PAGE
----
Archived posting to the Leica Users Group, 2008/03/12

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Subject: [Leica] Re: Not Buying M8
From: luisripoll at (Luis Ripoll)
Date: Wed Mar 12 17:04:11 2008
References: <> <>

Hi Peter,


Saludos cordiales

-----Mensaje original-----
[] En nombre de
Peter Klein
Enviado el: jueves, 13 de marzo de 2008 0:59
Asunto: [Leica] Re: Not Buying M8

This discussion really interests me. I think that any relatively new medium
(e.g. digital photography) spawns a number of ways of using it,with respect
to the old medium (e.g. film). They boil down to three basic categories.

1. You use the new medium to do things you did with the old, but now it's
easier, faster, more precise.  This is the Photoshop-as-darkroom metaphor,
or Nathan Wajsman's Rules of Photoshop Ethics.

2. You do things that are still in the realm of the old medium, but with
techniques from the new visbly added as "enhancements." Example:  Heavily
Photoshopped photos that are still recognizable as photos, but with
background textures and colors altered surreally.

3. You radically break with the old medium completely. One uses it only as a
starting-off point.  Example:  Unreal composites of several photos,
human-created and photographically captured elements mixed together with
impossible perspective.

With photography, there's another element:  Because people have looked at
photography as a recording tool, we have to ask how much the photographer
intends a photo to be a truthful recording of the photographed scene. And
how much the viewer believes that he/she is seeing a basically true
recording of that scene. Is what you see basically real, or is it imaginary?
Are you conveying information with some degree of subjectivity, or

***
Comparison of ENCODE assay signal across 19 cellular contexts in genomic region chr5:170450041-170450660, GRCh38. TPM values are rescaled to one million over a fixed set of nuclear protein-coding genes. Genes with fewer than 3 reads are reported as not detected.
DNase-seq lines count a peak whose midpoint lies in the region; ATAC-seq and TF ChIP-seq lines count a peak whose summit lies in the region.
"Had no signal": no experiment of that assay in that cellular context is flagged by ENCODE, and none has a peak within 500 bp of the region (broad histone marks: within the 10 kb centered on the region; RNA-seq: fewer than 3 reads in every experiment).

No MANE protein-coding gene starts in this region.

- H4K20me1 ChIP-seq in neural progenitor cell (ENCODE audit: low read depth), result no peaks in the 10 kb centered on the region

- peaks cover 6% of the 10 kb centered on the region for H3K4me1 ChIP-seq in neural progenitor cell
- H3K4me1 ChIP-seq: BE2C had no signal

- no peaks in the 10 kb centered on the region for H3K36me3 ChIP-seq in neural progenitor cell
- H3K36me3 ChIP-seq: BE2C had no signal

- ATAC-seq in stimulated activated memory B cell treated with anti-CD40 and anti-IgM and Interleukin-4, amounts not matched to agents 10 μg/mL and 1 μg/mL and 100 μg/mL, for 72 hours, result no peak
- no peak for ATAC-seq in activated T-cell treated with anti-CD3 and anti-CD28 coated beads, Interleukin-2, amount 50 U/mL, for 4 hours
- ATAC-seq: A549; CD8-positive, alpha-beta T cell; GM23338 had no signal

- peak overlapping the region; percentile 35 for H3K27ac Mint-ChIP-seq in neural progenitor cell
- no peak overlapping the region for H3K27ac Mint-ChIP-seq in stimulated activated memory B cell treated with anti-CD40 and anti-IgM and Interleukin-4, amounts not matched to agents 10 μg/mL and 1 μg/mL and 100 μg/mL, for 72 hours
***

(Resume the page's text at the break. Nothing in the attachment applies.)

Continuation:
subjectivity with some degree of information?  We could argue many hours
where that line is drawn.  I'd say it's more of a zone than a line.

In all this, perspective choice, focus, DOF, cropping, dodging, burning,
exposure and contrast control, not to mention lens and film (or digital
sensor) choice are all part of the old language that we accept as reality,
as long as we don't stretch too far and break the acceptance and trust of
the viewer (or is it suspension of disbelief?).

Me: I'm basically of the first category mentioned above.  I like to take
reality as I find it, using traditional photographic vocabulary. I pick
digital techniques that are in line with that vocabulary.  So I might use
distorted wide-angle perspective, but I won't heavily "warp" a picture. I
might enhance the color saturation of a high-contrast scene to match what my
eye perceived, but I'm not going to paint people green.

Here's where I go a little farther than darkroom equivalence--I would not
clone out a central element of a photo, but I do occasionally remove a
distracting background element whose whose presence or absence did not
change the basic truth of the image.


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In reply to: Message from pklein at (Peter Klein) ([Leica] Re: Not Buying M8)